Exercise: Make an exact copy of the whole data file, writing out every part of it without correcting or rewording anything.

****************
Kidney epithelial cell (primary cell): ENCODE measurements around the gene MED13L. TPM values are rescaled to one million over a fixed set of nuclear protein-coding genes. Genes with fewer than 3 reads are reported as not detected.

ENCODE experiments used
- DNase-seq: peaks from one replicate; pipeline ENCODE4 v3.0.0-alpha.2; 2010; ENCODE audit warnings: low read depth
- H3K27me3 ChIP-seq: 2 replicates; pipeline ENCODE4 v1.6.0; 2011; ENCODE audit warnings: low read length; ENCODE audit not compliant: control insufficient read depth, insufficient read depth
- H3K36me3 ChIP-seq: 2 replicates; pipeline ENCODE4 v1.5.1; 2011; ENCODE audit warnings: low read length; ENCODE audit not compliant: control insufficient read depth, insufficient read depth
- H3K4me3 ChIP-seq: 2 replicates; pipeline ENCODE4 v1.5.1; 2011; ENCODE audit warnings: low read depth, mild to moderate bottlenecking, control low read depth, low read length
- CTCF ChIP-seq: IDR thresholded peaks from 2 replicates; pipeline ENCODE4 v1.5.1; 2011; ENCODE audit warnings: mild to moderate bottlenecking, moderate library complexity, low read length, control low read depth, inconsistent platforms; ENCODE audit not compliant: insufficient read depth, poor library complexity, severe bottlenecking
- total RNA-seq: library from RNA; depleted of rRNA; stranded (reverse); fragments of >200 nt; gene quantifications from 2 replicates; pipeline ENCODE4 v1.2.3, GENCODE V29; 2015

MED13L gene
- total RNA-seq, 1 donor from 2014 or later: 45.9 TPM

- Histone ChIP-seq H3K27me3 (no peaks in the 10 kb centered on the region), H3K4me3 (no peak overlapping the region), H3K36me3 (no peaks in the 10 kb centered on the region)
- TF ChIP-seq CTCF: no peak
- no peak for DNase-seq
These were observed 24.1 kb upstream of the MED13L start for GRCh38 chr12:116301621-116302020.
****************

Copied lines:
Kidney epithelial cell (primary cell): ENCODE measurements around the gene MED13L. TPM values are rescaled to one million over a fixed set of nuclear protein-coding genes. Genes with fewer than 3 reads are reported as not detected.

ENCODE experiments used
- DNase-seq: peaks from one replicate; pipeline ENCODE4 v3.0.0-alpha.2; 2010; ENCODE audit warnings: low read depth
- H3K27me3 ChIP-seq: 2 replicates; pipeline ENCODE4 v1.6.0; 2011; ENCODE audit warnings: low read length; ENCODE audit not compliant: control insufficient read depth, insufficient read depth
- H3K36me3 ChIP-seq: 2 replicates; pipeline ENCODE4 v1.5.1; 2011; ENCODE audit warnings: low read length; ENCODE audit not compliant: control insufficient read depth, insufficient read depth
- H3K4me3 ChIP-seq: 2 replicates; pipeline ENCODE4 v1.5.1; 2011; ENCODE audit warnings: low read depth, mild to moderate bottlenecking, control low read depth, low read length
- CTCF ChIP-seq: IDR thresholded peaks from 2 replicates; pipeline ENCODE4 v1.5.1; 2011; ENCODE audit warnings: mild to moderate bottlenecking, moderate library complexity, low read length, control low read depth, inconsistent platforms; ENCODE audit not compliant: insufficient read depth, poor library complexity, severe bottlenecking
- total RNA-seq: library from RNA; depleted of rRNA; stranded (reverse); fragments of >200 nt; gene quantifications from 2 replicates; pipeline ENCODE4 v1.2.3, GENCODE V29; 2015

MED13L gene
- total RNA-seq, 1 donor from 2014 or later: 45.9 TPM

- Histone ChIP-seq H3K27me3 (no peaks in the 10 kb centered on the region), H3K4me3 (no peak overlapping the region), H3K36me3 (no peaks in the 10 kb centered on the region)
- TF ChIP-seq CTCF: no peak
- no peak for DNase-seq
These were observed 24.1 kb upstream of the MED13L start for GRCh38 chr12:116301621-116302020.